10. The computer-implemented method of claim 5, wherein the point edge has a cost determined based at least in part on the number of cameras associated with the pose pair.

11. The computer-implemented method of claim 5, wherein the sink edge has a cost of zero.

12. The computer-implemented method of claim 1, Wherein the method comprises adjusting, by the one or more computing devices, the camera parameter based on the constraint.

13. The computer-implemented method of claim 1, wherein adjusting, by the one or more computing devices, the camera parameter comprises a non-linear optimization.

14. The computer-implemented method of claim 1, wherein the camera parameter comprises a pose of at least one of the plurality of images.

15. A computing system for adjusting a camera parameter associated with a plurality of images, the computing system comprising:

one or more processors;
one or more computer-readable media;
a feature matching module implemented by the one or more processors, the feature detection module configured to identify a matched feature in the plurality of images, the matched feature associated with at least one pose pair, the at least one pose pair comprising two images of the plurality of images that depict the matched feature;
a graph construction module implemented by the one or more processors, the graph construction module configured to construct a graph model based at least in part on the number of pose pairs viewing the matched feature and the number of images viewing the matched feature;
a graph analysis module implemented by the one or more processors, the graph analysis module configured to compute a flow through the plurality of edges in the graph model using a minimum-cost maximum-flow algorithm; and
a feature selection module implemented by the one or more processors, the feature selection module configured to select the matched feature as a constraint based at least in part on the flow computed through the plurality of edges in the graph model;
wherein the feature selection module is configured to compare the flow of a source edge in the graph model to a threshold; and to select the matched feature as a constraint when the flow exceeds the threshold.

16. The computing system of claim 15, wherein the system further comprises a parameter optimization module implemented by the one or more processors, the parameter optimization module configured to adjust the camera parameter based on the constraint using non-linear optimization.

17. One or more tangible, non-transitory computer-readable media, the one or more tangible, non-transitory computer-readable media storing instructions that when executed by one or more processors cause the one or more processors to perform operations, the operations comprising;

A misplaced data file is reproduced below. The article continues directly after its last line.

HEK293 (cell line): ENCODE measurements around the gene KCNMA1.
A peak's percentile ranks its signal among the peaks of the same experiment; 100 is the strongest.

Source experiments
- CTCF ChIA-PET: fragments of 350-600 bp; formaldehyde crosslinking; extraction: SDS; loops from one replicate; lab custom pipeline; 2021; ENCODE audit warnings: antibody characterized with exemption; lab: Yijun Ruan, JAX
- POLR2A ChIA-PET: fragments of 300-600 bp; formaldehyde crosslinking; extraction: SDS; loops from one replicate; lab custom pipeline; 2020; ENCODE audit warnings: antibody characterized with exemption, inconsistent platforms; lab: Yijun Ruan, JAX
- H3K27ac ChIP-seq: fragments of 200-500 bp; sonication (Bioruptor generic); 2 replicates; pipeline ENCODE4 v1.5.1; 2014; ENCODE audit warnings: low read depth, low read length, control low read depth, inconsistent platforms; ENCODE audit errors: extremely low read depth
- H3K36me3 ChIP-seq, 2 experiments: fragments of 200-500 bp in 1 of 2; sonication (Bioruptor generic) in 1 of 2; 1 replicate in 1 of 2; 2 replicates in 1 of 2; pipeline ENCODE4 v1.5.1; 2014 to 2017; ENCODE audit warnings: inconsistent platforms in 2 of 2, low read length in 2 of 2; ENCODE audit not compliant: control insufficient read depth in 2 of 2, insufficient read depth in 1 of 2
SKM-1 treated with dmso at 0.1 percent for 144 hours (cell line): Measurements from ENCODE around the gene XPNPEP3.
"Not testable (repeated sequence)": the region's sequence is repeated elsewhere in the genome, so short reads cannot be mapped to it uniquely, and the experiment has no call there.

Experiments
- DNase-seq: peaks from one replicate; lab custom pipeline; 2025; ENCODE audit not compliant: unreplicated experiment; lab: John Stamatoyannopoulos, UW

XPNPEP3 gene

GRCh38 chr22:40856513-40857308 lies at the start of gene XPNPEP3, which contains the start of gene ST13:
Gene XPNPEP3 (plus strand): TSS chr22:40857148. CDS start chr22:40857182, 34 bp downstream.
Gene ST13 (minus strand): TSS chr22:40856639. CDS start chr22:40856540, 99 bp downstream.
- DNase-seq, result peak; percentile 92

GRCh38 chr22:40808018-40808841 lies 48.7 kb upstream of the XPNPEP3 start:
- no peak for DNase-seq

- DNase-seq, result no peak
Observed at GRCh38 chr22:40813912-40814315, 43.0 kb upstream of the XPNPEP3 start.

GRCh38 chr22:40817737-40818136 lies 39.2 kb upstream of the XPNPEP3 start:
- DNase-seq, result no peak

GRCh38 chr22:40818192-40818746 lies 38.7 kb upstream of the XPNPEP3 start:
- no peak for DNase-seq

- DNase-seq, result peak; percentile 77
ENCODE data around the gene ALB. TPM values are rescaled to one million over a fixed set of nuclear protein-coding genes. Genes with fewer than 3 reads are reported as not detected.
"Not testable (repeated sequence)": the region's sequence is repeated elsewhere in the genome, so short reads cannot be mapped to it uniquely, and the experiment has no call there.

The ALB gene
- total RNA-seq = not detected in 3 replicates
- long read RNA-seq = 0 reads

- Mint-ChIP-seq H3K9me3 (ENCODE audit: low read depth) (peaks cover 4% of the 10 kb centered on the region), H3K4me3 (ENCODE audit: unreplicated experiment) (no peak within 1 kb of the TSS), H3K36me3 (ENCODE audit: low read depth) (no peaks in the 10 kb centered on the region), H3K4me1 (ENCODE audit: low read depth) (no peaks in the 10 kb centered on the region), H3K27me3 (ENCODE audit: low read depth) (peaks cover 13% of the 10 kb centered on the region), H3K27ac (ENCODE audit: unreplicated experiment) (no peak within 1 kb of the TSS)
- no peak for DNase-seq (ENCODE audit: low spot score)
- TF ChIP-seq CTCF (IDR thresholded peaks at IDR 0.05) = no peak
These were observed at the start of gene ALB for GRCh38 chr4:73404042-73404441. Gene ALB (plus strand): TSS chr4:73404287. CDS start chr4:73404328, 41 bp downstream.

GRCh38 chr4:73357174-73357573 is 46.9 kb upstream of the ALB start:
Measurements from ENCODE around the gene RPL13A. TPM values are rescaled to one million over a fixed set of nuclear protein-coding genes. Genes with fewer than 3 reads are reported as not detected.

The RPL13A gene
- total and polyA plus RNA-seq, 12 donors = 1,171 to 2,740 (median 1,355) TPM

identifying a matched feature in the plurality of images, the matched feature associated with at least one pose pair, the at least one pose pair comprising two images of the plurality of images that depict the matched feature;
constructing a graph model based at least in part on the matched feature, the graph model comprising a plurality of nodes including a source node and a sink node, the graph model comprising a plurality of edges;
computing a flow through the plurality of edges in the graph model; and
selecting the matched feature as a constraint for adjusting the camera parameter based at least in part on the flow computed through the plurality of edges in the graph model,
wherein the graph model comprises a point node representing the matched feature and a pose pair node representing at least one pose pair, wherein the plurality of edges comprises a source edge between the source node and the point node, a point edge between the point node and the pose pair node, and a sink edge between the pose pair node and the sink node;
wherein the source edge has a capacity determined based on the number of pose pairs that view the matched feature associated with the point node.

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Patent History

Patent number: 9036044
Type: Grant
Filed: Jul 22, 2013
Date of Patent: May 19, 2015
Assignee: Google Inc. (Mountain View, CA)
Inventors: Soohyun Bae (Palo Alto, CA), William James Rucklidge (Mountain View, CA)
Primary Examiner: Ngoc-Yen Vu
Application Number: 13/947,159

Classifications

Current U.S. Class: Combined Image Signal Generator And General Image Signal Processing (348/222.1); Camera, System And Detail (348/207.99)
International Classification: H04N 5/228 (20060101); H04N 5/232 (20060101); H04N 5/225 (20060101);